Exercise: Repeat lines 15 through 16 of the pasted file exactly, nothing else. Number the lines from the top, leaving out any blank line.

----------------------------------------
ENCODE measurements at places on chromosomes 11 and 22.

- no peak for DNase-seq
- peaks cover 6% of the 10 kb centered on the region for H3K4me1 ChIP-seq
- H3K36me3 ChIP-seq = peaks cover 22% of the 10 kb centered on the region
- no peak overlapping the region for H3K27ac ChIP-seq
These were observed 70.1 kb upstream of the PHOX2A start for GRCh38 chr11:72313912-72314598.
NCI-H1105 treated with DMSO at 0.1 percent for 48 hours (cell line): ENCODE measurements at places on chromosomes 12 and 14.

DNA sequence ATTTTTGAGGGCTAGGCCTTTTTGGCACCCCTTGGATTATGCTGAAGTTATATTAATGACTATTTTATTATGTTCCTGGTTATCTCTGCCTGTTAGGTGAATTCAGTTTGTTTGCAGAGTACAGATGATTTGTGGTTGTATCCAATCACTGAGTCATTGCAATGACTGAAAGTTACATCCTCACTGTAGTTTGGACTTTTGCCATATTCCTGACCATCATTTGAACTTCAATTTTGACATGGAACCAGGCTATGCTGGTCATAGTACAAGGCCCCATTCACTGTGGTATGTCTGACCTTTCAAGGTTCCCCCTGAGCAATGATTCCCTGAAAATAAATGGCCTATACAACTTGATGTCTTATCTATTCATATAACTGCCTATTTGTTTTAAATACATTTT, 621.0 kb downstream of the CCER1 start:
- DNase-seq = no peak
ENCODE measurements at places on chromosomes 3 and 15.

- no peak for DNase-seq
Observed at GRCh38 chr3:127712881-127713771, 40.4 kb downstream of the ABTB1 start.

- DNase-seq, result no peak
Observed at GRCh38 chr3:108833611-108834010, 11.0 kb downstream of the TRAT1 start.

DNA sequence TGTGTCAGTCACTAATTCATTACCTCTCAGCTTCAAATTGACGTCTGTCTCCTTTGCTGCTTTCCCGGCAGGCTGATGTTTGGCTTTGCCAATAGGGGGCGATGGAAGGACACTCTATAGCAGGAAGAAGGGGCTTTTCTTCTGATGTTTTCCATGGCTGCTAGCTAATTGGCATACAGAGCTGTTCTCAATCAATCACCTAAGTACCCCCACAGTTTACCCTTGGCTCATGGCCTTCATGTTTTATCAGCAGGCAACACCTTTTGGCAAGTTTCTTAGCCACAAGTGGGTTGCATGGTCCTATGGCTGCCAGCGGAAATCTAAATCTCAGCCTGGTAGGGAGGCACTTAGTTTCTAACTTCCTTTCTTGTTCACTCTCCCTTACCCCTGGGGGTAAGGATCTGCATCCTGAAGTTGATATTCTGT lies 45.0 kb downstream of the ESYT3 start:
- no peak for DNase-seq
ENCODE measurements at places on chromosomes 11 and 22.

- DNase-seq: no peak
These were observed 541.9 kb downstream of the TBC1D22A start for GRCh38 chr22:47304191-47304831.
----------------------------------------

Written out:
DNA sequence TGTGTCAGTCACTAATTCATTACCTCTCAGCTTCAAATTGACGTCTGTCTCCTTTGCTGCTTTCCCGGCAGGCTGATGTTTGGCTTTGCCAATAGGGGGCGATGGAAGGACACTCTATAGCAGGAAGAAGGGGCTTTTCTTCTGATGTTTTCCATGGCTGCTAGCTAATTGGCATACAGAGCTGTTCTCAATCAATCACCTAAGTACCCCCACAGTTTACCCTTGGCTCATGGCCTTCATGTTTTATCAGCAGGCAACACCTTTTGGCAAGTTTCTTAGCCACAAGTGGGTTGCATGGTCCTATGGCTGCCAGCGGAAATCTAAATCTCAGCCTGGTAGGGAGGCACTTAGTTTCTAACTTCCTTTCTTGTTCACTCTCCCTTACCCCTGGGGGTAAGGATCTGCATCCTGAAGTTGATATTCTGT lies 45.0 kb downstream of the ESYT3 start:
- no peak for DNase-seq